Dwight Yoakam, Buck Owens : The Streets of Bakersfield

‘I came here looking for something I couldn’t find anywhere else’.

Note – The YouTube clips below all play in the UK. If corporate powers block them where you are i am sure you can find alternative clips for the songs.

Where you headed?

The answer is sometimes geographical, sometimes metaphorical and sometimes aspirational.

Down the road a piece.

Over the hills and far away.

Off these corkscrew hillbilly highways to the broad Freeway.

I might need two pair of shoes but I’m walking to New Orleans.

Kansas City – they got some pretty little women there and I’m gonna get me one.

High over Albuquerque on a jet to the Promised Land.

New York, New York – if I can make it there I can make it anywhere!

Sometimes you move for the most basic of reasons – to find a job that pays well.

Especially if you’ve grown up somewhere where the jobs are few and everyone treats you like a nobody.

Get yourself a good job that pays real folding green and you get a chance to be yourself.

Write your own story.

So, pack your grip (who did you ever know who had a trunk) and head off for the desert heat and the oilfields of the San Joaquin Valley.

Head out for the Streets of Bakersfield!

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Bakersfield.

Now, if you’ve got a broad back and two strong arms and plenty of nerve there’s work a plenty in the Oil Fields.

Work a plenty.

Guys here from Oklahoma, Arkansas and The Appalachians.

Guess it’s a new migration.

And, when your days work is done, with a bulging wallet, you can take those sore muscles down to a Bar or Roadhouse where the beer flows freely and dive into that Whisky River any time you feel like it.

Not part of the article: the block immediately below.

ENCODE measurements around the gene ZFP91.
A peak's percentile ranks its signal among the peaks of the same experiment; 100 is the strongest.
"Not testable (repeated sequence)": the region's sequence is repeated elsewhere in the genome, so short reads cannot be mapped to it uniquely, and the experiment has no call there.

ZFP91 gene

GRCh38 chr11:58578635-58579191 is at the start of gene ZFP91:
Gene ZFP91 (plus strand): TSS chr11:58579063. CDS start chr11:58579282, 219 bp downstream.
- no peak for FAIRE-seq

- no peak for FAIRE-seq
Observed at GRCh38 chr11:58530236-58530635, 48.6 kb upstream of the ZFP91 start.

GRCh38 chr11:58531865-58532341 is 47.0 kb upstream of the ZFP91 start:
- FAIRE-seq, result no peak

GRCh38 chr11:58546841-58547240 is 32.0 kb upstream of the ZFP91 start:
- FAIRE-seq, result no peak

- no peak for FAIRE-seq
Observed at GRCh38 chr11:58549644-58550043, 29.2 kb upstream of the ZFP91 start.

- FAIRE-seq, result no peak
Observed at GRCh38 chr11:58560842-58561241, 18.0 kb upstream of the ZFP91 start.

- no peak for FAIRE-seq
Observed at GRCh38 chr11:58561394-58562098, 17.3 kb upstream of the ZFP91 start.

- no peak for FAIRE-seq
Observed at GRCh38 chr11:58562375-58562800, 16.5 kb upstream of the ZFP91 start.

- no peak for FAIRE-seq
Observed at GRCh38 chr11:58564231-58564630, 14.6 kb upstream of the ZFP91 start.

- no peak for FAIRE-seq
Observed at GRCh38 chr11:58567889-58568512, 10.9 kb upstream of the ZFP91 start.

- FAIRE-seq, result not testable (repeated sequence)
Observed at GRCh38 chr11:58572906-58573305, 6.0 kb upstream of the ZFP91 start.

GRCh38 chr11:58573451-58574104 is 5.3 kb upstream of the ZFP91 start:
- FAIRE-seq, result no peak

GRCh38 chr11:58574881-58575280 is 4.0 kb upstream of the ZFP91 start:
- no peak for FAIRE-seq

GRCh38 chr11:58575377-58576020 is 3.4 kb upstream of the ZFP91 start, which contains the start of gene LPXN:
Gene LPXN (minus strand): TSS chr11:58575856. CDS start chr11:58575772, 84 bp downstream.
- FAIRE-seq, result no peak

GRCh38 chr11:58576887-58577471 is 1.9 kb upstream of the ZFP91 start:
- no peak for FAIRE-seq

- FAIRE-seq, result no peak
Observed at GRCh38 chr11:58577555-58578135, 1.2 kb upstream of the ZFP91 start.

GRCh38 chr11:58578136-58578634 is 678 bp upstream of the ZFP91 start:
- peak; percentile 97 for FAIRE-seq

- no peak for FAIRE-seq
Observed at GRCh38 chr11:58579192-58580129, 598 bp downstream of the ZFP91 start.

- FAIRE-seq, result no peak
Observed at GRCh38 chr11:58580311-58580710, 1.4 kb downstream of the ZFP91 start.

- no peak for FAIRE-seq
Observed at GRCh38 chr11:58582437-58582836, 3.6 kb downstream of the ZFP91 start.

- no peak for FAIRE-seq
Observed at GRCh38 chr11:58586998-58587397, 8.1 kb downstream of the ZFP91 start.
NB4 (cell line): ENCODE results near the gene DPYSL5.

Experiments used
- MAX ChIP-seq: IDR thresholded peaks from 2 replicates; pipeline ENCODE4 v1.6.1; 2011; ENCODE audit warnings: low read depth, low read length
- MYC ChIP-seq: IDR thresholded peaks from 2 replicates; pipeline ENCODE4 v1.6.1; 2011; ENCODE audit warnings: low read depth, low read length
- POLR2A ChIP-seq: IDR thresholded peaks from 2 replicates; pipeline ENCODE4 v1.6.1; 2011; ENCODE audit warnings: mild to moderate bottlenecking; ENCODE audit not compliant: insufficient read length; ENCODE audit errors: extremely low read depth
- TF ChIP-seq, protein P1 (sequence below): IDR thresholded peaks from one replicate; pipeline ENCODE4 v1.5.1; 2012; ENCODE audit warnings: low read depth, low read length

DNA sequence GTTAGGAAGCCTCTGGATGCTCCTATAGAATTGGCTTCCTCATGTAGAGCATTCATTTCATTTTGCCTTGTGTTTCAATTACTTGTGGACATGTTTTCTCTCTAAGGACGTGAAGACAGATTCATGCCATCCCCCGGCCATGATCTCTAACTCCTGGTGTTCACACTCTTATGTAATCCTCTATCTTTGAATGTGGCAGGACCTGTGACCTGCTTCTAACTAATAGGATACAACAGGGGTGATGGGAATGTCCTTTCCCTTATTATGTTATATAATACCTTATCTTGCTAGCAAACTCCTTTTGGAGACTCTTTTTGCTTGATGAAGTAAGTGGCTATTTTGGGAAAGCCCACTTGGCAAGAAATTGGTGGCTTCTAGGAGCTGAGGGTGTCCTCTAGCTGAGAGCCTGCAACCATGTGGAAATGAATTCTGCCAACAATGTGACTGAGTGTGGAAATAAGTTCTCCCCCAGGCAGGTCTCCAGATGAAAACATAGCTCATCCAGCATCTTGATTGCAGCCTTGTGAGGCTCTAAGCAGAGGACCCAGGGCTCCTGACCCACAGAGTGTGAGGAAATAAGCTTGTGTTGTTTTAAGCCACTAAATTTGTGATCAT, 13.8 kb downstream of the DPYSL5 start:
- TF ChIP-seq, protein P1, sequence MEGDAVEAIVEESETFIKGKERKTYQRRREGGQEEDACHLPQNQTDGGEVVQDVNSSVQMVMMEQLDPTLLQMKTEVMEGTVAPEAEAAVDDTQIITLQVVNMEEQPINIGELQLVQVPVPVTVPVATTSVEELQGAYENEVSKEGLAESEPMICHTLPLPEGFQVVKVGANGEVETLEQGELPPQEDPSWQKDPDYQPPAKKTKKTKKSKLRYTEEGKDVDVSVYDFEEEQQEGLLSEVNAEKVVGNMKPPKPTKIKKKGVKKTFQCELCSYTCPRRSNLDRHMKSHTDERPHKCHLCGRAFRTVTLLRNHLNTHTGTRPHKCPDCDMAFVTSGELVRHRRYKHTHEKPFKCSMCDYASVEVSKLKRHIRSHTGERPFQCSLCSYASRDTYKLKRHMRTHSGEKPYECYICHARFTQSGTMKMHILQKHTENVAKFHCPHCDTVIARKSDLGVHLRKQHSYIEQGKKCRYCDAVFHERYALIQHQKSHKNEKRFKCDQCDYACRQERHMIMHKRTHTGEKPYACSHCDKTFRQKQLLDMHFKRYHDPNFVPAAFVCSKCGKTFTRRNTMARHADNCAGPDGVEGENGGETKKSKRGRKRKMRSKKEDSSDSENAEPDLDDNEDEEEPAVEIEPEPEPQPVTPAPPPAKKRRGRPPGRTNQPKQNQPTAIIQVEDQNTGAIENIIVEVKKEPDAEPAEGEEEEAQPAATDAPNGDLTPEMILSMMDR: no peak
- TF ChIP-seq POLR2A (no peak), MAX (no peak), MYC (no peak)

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Now, you’ve come to drink and dance and it won’t be you who starts a fight .. but if it starts you ain’t gonna be hugging the wall.

Mister, I don’t care if you don’t like me.

Yea, I’ve spent a night or two in the can and I ain’t proud of everything I’ve done.

But, better not think that you can judge me – not unless you’ve walked these streets of Bakersfield.

No, turn the music up good and loud and let’s have ourselves a real fine time!

Drop a coin into The Jukebox and clear the floor.

Don’t want any of that weepy, air conditioned Nashville Sound.

No, something that’s got drive and bite.

Telecasters and Drums, Fiddle and Steel, enough to really shake a hard wood floor.

Songs that move and tell a story you know is true.

Don’t worry about tomorrow’s hangover – it’ll be worth it for the time we’ve had.

The Bakersfield Sound and no one is more Bakersfield than Buck Owens.

Buck and The Buckeroos – now that’s a blazin’ Band!

 

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Hell, you could fill a Jukebox just with Buck Hits and dance without stoppin’ until the Sun comes up again.

‘Act Naturally’, ‘My Heart Skips a Beat’, ‘Tiger by the Tail’, ‘Together Again’, ‘Buckaroo’, ‘Waitin’ in the Welfare Line’, ‘Love’s Gonna Live Here’ and ‘Who’s Gonna Mow Your Grass’.

Jimmy, the Bar Keep, who knows everything about Buck says he’s racked up 20 Number One Country Hits and he ain’t done yet.

Funny enough the Buck song that I punched more than any other on The Jukebox barely made it to the Charts under his own name.

Maybe by ’73 the caravan had passed Buck by.

Still, if I’ve got to pick one Buck song it’s always gonna be, ‘The Streets Of Bakersfield’.

That’s a true Workin’ Man’s Song!

I’ve spent a thousand miles a-thumbin’

I’ve worn blisters on my heels